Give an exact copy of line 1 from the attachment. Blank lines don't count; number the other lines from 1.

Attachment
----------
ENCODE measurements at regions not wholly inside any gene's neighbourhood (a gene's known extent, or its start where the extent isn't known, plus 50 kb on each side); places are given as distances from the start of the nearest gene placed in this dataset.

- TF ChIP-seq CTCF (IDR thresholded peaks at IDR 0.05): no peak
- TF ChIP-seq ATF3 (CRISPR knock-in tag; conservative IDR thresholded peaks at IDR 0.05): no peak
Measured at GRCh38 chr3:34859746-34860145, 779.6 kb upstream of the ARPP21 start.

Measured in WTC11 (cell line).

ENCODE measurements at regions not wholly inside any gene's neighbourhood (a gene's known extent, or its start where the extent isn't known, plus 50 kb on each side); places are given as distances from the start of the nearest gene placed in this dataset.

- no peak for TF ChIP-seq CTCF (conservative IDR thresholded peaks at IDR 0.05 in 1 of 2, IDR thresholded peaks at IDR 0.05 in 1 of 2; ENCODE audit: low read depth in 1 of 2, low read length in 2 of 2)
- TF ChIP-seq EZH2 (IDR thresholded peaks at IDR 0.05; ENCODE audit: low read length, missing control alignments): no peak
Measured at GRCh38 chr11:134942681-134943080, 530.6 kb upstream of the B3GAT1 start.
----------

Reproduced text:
ENCODE measurements at regions not wholly inside any gene's neighbourhood (a gene's known extent, or its start where the extent isn't known, plus 50 kb on each side); places are given as distances from the start of the nearest gene placed in this dataset.